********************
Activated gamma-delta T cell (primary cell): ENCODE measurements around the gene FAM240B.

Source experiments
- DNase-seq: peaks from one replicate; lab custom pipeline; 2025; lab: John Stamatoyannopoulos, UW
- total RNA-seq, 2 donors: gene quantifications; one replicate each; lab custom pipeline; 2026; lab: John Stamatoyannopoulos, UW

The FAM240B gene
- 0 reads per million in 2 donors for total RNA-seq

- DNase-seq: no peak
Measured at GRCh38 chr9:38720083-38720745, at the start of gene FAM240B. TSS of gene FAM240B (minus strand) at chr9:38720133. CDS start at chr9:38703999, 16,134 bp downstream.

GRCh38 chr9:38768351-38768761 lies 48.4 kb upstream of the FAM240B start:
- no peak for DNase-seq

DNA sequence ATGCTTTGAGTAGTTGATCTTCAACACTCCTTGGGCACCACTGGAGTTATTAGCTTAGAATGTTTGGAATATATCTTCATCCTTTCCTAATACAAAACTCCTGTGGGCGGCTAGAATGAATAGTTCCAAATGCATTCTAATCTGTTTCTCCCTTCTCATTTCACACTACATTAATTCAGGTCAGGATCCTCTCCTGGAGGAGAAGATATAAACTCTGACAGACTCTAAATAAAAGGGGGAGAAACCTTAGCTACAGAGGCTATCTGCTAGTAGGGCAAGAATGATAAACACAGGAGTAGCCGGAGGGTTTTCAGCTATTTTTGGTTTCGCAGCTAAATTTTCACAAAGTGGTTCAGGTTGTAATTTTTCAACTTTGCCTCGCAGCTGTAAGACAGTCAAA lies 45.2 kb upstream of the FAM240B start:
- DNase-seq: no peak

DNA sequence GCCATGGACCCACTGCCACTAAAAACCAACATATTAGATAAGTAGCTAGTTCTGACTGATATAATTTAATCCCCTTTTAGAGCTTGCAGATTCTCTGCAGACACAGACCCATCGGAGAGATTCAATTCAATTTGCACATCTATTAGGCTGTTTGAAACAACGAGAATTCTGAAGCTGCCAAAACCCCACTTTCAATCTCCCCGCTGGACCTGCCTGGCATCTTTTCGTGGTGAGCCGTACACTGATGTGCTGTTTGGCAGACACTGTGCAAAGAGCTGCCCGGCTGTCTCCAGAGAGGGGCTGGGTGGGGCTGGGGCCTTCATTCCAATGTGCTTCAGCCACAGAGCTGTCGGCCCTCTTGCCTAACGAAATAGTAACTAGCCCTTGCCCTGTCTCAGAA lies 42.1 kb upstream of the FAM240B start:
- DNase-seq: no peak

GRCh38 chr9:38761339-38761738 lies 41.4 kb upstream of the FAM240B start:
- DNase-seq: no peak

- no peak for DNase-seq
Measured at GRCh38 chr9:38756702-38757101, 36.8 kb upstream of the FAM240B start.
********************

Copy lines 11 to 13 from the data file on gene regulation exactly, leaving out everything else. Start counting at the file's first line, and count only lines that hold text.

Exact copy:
DNA sequence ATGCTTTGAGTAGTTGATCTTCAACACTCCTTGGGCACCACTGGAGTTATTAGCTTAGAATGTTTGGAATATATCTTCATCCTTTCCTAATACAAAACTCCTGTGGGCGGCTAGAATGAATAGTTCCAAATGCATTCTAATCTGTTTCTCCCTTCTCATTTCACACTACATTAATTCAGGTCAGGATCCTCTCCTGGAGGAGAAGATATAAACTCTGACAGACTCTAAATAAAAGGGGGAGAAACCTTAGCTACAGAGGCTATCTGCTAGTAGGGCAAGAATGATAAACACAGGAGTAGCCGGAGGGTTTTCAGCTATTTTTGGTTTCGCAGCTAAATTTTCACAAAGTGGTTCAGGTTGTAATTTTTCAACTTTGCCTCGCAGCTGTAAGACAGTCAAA lies 45.2 kb upstream of the FAM240B start:
- DNase-seq: no peak

DNA sequence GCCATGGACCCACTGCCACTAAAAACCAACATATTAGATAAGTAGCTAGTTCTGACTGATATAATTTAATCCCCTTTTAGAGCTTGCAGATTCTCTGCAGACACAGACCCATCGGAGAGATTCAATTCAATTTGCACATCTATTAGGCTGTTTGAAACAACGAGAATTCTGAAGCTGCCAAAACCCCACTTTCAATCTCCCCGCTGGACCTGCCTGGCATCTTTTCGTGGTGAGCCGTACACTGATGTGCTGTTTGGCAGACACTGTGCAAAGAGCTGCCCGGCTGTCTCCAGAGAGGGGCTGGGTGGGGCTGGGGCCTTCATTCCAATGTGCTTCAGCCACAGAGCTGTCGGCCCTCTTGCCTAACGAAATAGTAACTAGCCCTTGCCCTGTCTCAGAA lies 42.1 kb upstream of the FAM240B start: